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Durability of electrical appliances is falling more and more

The good old tube televisions felt like forever - so we could often look at the same device as a child "Heidi" and today the jungle camp
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Most electrical appliances only last 5 years

A new study by the Federal Environmental Agency proves: Many electrical appliances only last about 5 years. Do the manufacturers deliberately do that so we can buy more?

Electrical appliances in German households are not getting old - and for two reasons, as the Federal Environment Agency (UBA) together with the Öko-Institut and the University of Bonn found out.

The scientists analyzed various electrical appliances in the period from 2004 to 2012. The study will run until the end of 2015, but scientists have now published the first interim results. Why do we buy so many electrical appliances?

1. Electrical appliances break faster

Actually, appearances are not deceptive! Rainer Grießhammer, member of the management board of the Öko-Institut, confirms that "the proportion of large household appliances that do not even last five years and have to be replaced due to a defect has increased".

Many have long been wondering if manufacturers intentionally shorten the life of electrical appliances . Such wear is often referred to as "planned obsolescence."

So far, there has been no evidence for this theory - and this is exactly what the study by the Federal Environmental Agency wants to change. UBA President Maria Krautzberger: "To what extent a planned wear and tear is responsible for the short service life, we now clarify in the second half of the study." After the end of the overall study at the end of 2015, the Federal Environment Agency intends to draw up recommendations for manufacturers, consumers and the legislature, and to examine how the minimum service life can be extended and finally reviewed.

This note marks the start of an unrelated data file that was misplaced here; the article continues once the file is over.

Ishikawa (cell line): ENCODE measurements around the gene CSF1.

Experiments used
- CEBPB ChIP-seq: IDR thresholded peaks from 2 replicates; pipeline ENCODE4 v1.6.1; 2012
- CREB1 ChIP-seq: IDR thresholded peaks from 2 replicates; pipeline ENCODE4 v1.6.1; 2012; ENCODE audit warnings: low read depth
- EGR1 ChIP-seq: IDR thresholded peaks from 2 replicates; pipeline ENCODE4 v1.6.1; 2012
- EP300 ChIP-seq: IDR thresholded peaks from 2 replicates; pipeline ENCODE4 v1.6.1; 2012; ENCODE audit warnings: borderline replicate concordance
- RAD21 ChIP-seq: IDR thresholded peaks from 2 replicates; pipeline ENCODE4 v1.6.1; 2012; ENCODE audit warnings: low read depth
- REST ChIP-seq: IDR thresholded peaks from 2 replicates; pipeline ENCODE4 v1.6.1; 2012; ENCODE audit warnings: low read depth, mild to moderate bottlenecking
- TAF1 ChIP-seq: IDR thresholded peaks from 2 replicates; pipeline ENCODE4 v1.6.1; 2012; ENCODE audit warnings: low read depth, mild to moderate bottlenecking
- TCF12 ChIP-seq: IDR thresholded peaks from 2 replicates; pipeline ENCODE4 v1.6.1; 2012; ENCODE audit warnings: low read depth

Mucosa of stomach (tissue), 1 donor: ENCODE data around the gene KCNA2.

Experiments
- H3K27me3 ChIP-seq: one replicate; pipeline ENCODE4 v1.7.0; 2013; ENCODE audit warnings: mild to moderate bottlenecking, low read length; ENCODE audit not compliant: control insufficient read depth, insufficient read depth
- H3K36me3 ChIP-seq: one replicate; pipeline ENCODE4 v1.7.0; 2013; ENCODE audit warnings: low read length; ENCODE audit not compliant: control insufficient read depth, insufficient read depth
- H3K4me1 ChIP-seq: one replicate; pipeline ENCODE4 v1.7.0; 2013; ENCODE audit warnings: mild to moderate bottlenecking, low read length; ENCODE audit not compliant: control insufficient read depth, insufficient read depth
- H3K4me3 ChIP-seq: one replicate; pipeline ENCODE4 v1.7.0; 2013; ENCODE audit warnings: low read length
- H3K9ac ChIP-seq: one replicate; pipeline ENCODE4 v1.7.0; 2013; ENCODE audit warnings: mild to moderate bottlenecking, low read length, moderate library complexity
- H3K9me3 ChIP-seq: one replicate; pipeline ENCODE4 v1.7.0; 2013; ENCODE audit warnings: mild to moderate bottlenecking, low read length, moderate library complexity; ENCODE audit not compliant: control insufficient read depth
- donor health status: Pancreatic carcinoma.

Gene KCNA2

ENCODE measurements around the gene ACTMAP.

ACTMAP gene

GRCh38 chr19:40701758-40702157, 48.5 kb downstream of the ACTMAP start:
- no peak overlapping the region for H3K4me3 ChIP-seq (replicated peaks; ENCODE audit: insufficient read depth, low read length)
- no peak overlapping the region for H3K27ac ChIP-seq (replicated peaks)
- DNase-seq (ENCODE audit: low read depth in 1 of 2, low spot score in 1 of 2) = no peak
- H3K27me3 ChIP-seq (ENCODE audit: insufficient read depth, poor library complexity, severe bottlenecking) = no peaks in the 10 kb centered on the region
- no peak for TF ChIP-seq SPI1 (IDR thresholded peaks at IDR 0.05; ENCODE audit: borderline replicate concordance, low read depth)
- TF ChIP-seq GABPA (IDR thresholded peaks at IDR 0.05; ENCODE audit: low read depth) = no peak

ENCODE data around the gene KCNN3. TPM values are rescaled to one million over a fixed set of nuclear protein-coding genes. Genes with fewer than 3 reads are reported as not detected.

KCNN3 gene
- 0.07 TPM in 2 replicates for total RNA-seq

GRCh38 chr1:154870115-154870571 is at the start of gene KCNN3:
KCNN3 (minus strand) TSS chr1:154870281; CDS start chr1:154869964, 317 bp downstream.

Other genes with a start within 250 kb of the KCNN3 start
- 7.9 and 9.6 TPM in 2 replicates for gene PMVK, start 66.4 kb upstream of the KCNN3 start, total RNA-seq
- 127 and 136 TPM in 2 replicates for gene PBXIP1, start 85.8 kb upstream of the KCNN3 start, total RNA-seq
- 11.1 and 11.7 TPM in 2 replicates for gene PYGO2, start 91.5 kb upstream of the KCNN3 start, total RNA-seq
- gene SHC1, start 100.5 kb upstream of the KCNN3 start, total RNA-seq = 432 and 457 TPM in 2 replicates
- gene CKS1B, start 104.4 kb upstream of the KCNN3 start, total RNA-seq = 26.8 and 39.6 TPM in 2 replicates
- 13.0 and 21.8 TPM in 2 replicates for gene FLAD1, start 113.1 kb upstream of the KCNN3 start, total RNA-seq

2. Many buy new equipment, even though the old ones still work

The second reason why electrical appliances do not grow old in German households: Keeping up with technical progress is becoming increasingly difficult. Too fast, there are always new devices on the market and our TVs, mobile phones and computers are outdated again.
The calculator still works, but runs with Windows XP, for which Microsoft no longer provides security updates?
The good old tube TV is wonderful in itself, but the TV program is designed for large televisions in 16: 9 format? With "Who Wants to be a Millionaire", you can no longer read the questions and no longer recognize the cards on the "TV Total Poker Night"? It is often the easiest solution to buy a new device.

This trend is also evident in the study. Grießhammer: "Today, more electrical and electronic devices are being replaced, even though they still work well, and technology leaps are often a trigger, just as with televisions."

So long do the electrical appliances on average:

Flat-panel TVs: Especially in televisions buy many new devices, although the old still work. In 2012, more than 60 percent of the still functioning flat screen televisions were replaced by an even better device. A quarter exchanged his device for defects. The old device was at the time on average 5.6 years old.
For comparison, tube TVs were replaced in the years 2005 to 2012 only after ten to twelve years of use.

Large household appliances: Not so big is the jump in the large electrical appliances such as washing machines, dryers, refrigerators. These were replaced at the beginning of the study on average after 14 years, 2012 after 13 years. Nevertheless, a third of the new purchases were made, although the devices were still in order. The owners wanted to switch to better (more economical?) Devices. The proportion of devices that had to be replaced within five years due to a defect increased noticeably between 2004 and 2012 from 3.5 percent to 8.3 percent.

Notebooks: There has been little change in laptops for five to six years. But the reasons for the acquisition of a new computer have changed: In 2004, almost 70 percent of the devices were replaced because there were technical innovations. 2012/2013 only a good 25 percent.


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Source: Öko-Institut, University of Bonn: calculated according to GfK data